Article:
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Bruns, A.: Governance im Küstenraum. Europäische Umweltpolitik im Wandel â Die Umsetzung des Integrierten Küstenzonenmanagements und der Wasserrahmenrichtlinie an der Westküste Schleswig-Holsteins. Dissertation. Mathematisch-Naturwissenschaftliche Fakultät der Christian-Albrecht-Universität zu Kiel, 2010.

Zusammenfassung: The Water Framework Directive (WFD) and Integrated Coastal Zone Management (ICZM) are commonly viewed to represent an environmental paradigm shift within European Community Law.
The research presented here asks whether these approaches lead to changes in regional governance and if so, in what way. The case study analysis employs a governance perspective in order to focus on those forms of governing where civil society is an active participant. The interchange between institutional (framework) conditions and collective action by actors is of particular interest.
Empirical work focuses on the regional level (specifically: the West coast of Schleswig-Holstein) on account of the particular importance accorded to regions by the EU. Expert interviews and written questionnaires, as well as analysis of legal documents and official reports form the methodological core of this research.
Aiming for integrated management in new spatial units ( the coast and river  catchments, respectively) is a new aspect for community law. It is also of high relevance for geography-based research.
The WFD, which came into force in 2000, represents the first coherent framework for the management of all European waters. In order to achieve their good ecological status, the WFD supplements environmental quality targets by specific procedural requirements. A similar approach is pursued by ICZM for issues that transcend the land-sea boundary. Here too, the aim is to facilitate holistic and participative management. The main difference is that ICZM is based on a nonbinding
EU recommendation whose aims are comparatively vague.
The case study on ICZM shows that neither the national ICZM strategy nor initiatives at state level (here: Schleswig-Holstein) provide any tangible impulses for ICZM in the region of Uthlande. Nevertheless, there is evidence for regional management processes which could be considered examples of ICZM. Reasons and conditions for their emergence are therefore of particular interest. Here it is shown that strong bottom-up processes were important in a first phase. This was followed by a process of institutionalization which was triggered by top-down initiatives provided through agricultural policy. A network of actors thus constituted itself that is particularly suited to representing interests and to coordinating action at a local and regional level. The network, however, is unable to resolve conflicts of distribution and problems extending to multiple scales. Despite the emergence of a new governance regime at a regional level, the regime is limited in its capacity to act. The lack of suitable ICZM structures is clearly apparent at a national and subnational level.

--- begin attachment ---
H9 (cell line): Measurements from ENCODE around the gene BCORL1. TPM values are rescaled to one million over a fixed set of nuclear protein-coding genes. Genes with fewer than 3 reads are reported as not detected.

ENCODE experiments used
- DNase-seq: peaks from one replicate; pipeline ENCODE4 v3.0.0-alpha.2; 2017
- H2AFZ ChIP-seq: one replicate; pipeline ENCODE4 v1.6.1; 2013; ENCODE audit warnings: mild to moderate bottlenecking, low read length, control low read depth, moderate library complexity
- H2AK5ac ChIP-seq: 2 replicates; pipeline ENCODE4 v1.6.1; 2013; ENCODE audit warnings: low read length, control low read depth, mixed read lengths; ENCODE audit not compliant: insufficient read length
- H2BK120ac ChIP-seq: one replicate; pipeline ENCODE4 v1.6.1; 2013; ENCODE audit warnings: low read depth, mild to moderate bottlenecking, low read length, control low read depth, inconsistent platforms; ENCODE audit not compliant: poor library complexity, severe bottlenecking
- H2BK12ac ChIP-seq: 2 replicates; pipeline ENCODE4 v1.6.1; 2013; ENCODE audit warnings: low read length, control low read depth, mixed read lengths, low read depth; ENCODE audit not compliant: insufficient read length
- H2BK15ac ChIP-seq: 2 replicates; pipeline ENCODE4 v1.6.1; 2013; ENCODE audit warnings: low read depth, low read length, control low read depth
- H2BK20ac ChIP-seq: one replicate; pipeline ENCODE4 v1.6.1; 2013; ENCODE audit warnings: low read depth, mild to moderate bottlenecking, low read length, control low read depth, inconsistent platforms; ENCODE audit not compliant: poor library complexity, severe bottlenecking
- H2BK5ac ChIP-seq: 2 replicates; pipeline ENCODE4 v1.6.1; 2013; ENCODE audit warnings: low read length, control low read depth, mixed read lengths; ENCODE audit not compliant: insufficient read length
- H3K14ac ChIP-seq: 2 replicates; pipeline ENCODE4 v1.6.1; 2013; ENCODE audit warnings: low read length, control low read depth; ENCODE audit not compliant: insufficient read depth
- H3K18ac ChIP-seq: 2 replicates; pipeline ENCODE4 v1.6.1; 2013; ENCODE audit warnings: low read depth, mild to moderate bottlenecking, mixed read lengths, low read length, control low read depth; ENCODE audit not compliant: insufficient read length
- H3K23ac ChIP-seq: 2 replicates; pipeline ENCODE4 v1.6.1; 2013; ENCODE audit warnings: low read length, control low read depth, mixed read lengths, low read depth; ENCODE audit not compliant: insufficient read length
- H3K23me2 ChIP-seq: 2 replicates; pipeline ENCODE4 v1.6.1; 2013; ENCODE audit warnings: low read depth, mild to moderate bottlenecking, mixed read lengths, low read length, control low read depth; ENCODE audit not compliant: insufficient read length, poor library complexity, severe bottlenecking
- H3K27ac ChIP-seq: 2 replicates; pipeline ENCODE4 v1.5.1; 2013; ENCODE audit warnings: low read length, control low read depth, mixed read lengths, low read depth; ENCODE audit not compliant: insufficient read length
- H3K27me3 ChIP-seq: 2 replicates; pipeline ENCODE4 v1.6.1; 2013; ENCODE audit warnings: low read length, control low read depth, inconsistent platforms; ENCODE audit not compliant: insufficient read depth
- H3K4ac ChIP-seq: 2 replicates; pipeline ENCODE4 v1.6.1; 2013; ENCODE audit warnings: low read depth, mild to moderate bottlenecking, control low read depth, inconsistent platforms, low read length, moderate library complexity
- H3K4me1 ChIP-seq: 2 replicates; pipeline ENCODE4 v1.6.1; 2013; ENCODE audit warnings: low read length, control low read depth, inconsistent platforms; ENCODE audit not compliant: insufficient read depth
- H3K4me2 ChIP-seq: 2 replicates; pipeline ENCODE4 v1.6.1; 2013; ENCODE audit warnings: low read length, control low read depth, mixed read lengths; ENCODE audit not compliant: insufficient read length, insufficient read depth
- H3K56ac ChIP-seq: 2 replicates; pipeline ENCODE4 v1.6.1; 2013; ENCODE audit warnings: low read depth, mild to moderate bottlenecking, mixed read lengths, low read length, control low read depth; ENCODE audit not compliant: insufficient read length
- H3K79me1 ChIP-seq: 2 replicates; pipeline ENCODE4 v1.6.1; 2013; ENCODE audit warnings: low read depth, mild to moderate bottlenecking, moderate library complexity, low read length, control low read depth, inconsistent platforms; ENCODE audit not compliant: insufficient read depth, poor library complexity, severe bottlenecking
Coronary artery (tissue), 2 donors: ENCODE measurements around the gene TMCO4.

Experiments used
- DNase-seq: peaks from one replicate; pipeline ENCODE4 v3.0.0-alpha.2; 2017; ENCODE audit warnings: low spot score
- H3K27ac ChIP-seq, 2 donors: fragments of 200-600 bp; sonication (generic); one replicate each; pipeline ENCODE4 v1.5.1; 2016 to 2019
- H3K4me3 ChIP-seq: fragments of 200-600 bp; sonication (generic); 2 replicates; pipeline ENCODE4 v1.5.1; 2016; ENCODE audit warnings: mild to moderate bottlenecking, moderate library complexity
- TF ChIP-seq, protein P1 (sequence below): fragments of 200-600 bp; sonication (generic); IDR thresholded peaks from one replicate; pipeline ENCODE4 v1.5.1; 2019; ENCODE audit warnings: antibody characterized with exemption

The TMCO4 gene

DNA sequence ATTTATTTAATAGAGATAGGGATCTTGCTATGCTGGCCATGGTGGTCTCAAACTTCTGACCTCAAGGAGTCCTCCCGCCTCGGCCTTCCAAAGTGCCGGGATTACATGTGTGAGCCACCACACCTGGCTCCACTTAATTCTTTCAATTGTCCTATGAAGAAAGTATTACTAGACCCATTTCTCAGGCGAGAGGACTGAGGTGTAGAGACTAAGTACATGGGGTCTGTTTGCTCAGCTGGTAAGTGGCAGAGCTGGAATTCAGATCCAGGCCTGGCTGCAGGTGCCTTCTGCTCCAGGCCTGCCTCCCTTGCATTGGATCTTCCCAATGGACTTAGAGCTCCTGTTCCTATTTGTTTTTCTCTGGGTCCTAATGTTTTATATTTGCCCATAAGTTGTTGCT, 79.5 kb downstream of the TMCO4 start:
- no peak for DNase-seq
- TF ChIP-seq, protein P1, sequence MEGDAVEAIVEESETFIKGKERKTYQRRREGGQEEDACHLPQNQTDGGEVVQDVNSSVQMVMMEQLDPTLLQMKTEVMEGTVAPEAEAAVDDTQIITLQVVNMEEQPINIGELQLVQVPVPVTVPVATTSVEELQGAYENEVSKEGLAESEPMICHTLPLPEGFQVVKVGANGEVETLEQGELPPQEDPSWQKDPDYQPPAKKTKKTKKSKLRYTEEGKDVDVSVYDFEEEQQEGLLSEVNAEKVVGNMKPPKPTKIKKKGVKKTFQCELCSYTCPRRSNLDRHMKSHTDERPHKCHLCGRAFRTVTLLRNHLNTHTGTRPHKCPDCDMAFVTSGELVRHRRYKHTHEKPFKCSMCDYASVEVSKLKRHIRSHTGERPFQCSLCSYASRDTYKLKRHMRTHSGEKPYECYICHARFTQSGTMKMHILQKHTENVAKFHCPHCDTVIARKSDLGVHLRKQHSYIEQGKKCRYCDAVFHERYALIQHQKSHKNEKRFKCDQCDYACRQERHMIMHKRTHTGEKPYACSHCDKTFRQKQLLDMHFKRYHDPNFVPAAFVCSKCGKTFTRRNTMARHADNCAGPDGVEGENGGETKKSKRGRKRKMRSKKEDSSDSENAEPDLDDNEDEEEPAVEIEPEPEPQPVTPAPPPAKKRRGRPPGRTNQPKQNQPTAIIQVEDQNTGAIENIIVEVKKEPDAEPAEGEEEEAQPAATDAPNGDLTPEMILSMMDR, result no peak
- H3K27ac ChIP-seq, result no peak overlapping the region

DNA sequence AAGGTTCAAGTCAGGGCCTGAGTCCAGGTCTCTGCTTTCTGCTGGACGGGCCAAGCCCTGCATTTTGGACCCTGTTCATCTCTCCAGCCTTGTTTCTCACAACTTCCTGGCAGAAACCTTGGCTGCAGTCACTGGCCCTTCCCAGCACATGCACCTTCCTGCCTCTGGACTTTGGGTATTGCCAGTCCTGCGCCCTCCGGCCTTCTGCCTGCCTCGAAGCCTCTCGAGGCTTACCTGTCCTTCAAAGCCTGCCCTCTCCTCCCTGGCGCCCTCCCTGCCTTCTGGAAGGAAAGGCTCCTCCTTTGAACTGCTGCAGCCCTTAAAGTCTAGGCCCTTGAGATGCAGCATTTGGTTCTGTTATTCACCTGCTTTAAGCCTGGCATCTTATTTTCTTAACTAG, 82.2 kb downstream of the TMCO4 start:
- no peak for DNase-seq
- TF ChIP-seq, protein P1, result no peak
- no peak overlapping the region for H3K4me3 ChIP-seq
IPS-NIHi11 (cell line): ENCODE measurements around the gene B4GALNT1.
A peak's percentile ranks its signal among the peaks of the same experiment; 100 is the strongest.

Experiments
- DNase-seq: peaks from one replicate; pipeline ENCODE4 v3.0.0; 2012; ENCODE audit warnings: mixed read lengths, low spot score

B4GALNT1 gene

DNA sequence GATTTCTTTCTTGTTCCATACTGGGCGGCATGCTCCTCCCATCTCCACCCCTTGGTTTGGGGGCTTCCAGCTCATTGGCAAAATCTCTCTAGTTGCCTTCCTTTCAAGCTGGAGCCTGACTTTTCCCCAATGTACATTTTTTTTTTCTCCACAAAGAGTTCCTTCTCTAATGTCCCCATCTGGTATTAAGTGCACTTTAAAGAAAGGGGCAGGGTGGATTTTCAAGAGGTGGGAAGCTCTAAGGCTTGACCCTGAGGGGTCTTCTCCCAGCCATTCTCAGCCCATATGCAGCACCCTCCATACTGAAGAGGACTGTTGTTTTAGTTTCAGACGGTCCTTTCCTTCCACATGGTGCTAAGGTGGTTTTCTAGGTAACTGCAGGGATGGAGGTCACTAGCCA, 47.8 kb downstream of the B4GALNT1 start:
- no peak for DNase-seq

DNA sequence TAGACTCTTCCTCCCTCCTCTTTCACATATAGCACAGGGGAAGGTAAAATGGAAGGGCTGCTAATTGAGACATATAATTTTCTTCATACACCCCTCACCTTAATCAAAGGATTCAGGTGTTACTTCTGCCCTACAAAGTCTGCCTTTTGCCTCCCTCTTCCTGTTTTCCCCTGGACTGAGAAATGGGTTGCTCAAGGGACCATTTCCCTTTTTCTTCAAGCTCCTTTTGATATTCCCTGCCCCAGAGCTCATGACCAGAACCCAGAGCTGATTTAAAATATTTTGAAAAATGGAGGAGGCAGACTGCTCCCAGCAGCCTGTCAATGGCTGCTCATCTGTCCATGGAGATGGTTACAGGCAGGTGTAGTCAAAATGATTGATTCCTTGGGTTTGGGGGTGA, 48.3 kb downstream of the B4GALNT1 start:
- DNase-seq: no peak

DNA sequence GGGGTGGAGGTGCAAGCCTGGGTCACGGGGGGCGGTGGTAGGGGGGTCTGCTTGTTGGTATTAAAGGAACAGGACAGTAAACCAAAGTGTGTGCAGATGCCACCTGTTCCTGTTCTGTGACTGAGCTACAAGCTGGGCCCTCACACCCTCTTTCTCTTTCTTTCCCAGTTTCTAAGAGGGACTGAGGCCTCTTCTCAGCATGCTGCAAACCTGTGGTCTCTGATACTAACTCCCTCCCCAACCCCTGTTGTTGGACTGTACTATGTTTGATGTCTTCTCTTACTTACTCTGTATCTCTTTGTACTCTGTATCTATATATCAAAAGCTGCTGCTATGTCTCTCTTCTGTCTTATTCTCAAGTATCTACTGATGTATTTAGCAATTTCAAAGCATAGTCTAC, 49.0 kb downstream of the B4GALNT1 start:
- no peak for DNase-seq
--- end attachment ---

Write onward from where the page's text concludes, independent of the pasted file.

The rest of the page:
The case study on the WFD demonstrates that the state of Schleswig-Holstein comprehensively implements the procedural principles of the Directive. River basin management is considered a strategic task by the higher river basin authority and is characterized by broad involvement of the organized public. Within this framework several new bodies have emerged together with a diverse range of vertical and horizontal structures of communication. The River Basin Advisory Board primarily
serves as a point of information and a central hub for networking between interested and affected actors. 34 heterogenic working groups are responsible for the operative implementation of the WFD at sub-basin level. Empirical evidence shows that the processes of dialogue initiated by this yield various ‘soft effects’. Overall, the WFD has facilitated comprehensive river basin management across new spatial units that also opens up arenas for decision-making to the participating actors and brings together informal and formal instruments. The research presented here documents the  considerable broadening of spatial management that is taking place on the coast. It also demonstrates that spatial management processes lead to the emergence of new governance regimes. These changes do not originate within a single sphere of coordination or at a single spatial level. On the contrary, they are the result of a wide range of interchanges between contextual, institutional and procedural contributing factors. Local and regional demands for participation in spatial decision-making play a particular role.
PDF: Bruns Diss Governance im Kuestenraum 2010.pdf (4.532.946 Bytes)
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